Not so predictable: small planets can form around stars with less heavy elements
Scientists long believed that small Earth-like planets only formed around stars with a high content of elements such as iron and silicon, but now a new study from researchers in Denmark, Sweden and the United States shows that small planets can actually form around stars with a wide range of heavy element content. These findings increase the likelihood that small Earth-like planets could be much more widespread in the Universe than was previously thought.
For the study, published in the journal Nature, the team used the National Aeronautics and Space Administration's (NASA's) Kepler Space Telescope to examine the elemental composition of more than 150 stars harbouring 226 planet candidates smaller than Neptune.
One of the researchers, Anders Johansen from Lund University, Sweden, was supported by a European Research Council (ERC) Starting Grant for the PEBBLE2PLANET ('From pebbles to planets: towards new horizons in the formation of planets') project. It is funded to the tune of EUR 1 330 000 under the 'Ideas' Theme of the EU's Seventh Framework Programme (FP7).
Lead study author Lars A. Buchhave, an astrophysicist based at the Niels Bohr Institute and the Centre for Star and Planet Formation at the University of Copenhagen, comments: 'I wanted to investigate whether small planets needed a special environment in order to form, like the giant gas planets, which we know preferentially develop in environments with a high content of heavy elements. This study shows that small planets do not discriminate and form around stars with a wide range of heavy metal content, including stars with only 25 percent of the sun's metallicity.'
The study reveals that planets up to four times the size of Earth can form around stars with a wide range of heavy element content, including stars with a lower metallicity than the sun.
A star is a large ball of glowing gas that produces energy by fusing hydrogen and helium into heavier and heavier elements. When the entire core has been converted into iron, no more energy can be extracted and the star dies, launching massive clouds of dust and gas out into space. These large clouds of gas and dust then condense and turn into new stars and planets. Each generation of star has a higher heavy element content than the preceding one.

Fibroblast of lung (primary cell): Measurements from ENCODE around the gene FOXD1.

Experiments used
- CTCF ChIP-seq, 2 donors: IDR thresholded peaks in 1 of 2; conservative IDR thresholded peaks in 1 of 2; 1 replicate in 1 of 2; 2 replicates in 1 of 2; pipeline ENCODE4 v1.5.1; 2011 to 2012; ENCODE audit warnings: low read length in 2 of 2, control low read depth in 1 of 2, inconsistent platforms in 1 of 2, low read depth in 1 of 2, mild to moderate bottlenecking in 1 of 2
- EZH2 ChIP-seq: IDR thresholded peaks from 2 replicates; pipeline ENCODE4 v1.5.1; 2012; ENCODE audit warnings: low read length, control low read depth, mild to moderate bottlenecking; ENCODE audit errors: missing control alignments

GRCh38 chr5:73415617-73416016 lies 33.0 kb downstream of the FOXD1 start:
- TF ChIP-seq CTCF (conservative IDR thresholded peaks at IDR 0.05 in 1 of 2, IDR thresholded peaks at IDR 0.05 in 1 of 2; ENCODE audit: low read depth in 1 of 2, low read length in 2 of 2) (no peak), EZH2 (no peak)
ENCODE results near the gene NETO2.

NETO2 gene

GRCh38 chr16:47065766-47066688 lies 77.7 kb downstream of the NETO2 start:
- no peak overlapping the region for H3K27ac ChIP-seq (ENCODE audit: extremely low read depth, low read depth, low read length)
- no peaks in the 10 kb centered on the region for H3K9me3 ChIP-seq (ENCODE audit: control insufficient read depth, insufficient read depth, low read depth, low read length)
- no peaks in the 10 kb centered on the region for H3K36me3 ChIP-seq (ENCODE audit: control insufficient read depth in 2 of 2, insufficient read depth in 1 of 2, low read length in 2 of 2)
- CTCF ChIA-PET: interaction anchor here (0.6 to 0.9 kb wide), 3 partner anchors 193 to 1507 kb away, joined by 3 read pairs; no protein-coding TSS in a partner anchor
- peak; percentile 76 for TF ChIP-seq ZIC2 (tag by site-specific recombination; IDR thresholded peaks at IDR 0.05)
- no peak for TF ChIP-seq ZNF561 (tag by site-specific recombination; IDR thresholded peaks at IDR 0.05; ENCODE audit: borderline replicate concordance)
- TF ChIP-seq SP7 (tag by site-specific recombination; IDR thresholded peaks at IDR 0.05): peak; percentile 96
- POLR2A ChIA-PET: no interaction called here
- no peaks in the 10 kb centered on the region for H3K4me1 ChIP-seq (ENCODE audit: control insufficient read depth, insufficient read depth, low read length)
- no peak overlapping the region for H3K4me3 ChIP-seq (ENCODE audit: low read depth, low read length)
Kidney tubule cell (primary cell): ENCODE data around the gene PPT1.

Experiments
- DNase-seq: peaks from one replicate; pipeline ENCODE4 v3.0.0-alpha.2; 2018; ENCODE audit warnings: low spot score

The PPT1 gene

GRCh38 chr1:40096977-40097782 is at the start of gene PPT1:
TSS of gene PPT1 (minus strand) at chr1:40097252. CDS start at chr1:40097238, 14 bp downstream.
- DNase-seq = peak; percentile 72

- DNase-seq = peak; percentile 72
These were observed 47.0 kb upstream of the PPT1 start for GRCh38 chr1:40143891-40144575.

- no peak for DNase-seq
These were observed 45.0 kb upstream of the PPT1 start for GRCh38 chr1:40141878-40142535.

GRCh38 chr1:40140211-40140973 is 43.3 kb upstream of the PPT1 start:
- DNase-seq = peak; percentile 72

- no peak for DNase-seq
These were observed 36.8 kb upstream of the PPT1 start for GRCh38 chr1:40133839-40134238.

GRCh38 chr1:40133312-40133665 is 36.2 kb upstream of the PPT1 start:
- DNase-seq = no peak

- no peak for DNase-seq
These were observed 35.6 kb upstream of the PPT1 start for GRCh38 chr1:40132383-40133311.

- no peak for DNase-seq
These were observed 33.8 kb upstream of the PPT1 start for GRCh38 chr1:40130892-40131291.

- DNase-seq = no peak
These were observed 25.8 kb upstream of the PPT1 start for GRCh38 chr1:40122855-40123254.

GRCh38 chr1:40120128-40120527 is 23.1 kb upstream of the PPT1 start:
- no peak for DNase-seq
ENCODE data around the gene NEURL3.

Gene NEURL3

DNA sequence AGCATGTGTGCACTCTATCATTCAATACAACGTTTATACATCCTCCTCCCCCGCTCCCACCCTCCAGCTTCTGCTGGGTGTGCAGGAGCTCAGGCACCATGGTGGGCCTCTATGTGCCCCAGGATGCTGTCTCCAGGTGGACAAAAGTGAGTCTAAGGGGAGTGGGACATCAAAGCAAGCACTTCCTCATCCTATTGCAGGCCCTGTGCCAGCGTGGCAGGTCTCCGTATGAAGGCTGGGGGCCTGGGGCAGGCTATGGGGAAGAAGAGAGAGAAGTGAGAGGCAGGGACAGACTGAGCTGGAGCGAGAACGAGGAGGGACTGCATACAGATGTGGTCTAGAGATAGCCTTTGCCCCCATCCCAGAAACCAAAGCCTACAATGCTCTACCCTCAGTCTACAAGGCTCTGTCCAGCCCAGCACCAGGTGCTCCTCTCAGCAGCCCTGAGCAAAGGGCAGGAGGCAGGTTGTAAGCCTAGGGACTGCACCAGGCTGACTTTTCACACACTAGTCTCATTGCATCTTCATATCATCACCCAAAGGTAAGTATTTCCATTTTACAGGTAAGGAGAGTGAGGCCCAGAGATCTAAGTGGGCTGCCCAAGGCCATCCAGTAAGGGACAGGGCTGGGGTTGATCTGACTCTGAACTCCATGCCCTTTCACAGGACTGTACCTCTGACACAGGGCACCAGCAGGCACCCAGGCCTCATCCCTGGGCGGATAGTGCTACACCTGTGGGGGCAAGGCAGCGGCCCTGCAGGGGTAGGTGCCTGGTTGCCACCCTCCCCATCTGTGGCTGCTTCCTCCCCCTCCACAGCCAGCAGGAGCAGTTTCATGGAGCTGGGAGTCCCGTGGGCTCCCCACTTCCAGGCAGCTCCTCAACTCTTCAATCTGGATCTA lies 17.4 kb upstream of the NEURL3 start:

Planets are formed from the remains of the clouds of gas and dust that rotate around the newly formed star. In later generations of stars with a high content of heavy elements, the remaining dust and gas particles that go on to form planets have an elemental composition that is most likely to promote the formation of gas giants like Saturn and Jupiter.
But this new study shows that things are different for smaller planets, as Lars A. Buchhave explains: 'We have analysed the spectroscopic elemental composition of the stars for 226 exoplanets. Most of the planets are small, i.e. planets corresponding to the solid planets in our solar system or up to four times the Earth's radius. What we have discovered is that, unlike the gas giants, the occurrence of smaller planets is not strongly dependent on stars with a high content of heavy elements. Planets that are up to four times the size of Earth can form around very different stars - also stars that are poorer in heavy elements.'
Therefore, as they are not dependent on a high content of heavy elements in host stars in order to be formed, Earth-like planets could be much more widespread throughout the galaxy than we think.
Since its launch in 2009, the Kepler Space Telescope has been searching for planets by continuously monitoring more than 150 000 stars, looking for telltale dips in their brightness caused by passing, or transiting, planets. At least three transits are required to verify a signal as a planet. Follow-up observations from ground-based telescopes are also needed to confirm a candidate as a planet.
The ground-based spectroscopic observations for this study were made at the Nordic Optical Telescope (NOT) on La Palma in the Canary Islands, and three telescopes across the United States: the Fred Lawrence Whipple Observatory (FLWO) on Mount Hopkins in Arizona; the McDonald Observatory at the University of Texas in Austin; and W. M. Keck Observatory on Mauna Kea in Hawaii.
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Document Reference: Buchhave, L. A., et al., 'An abundance of small exoplanets around stars with a wide range of metallicities', Nature, 2012. doi:10.1038/nature11121
Subject Index: Coordination, Cooperation; Scientific Research; Space & satellite research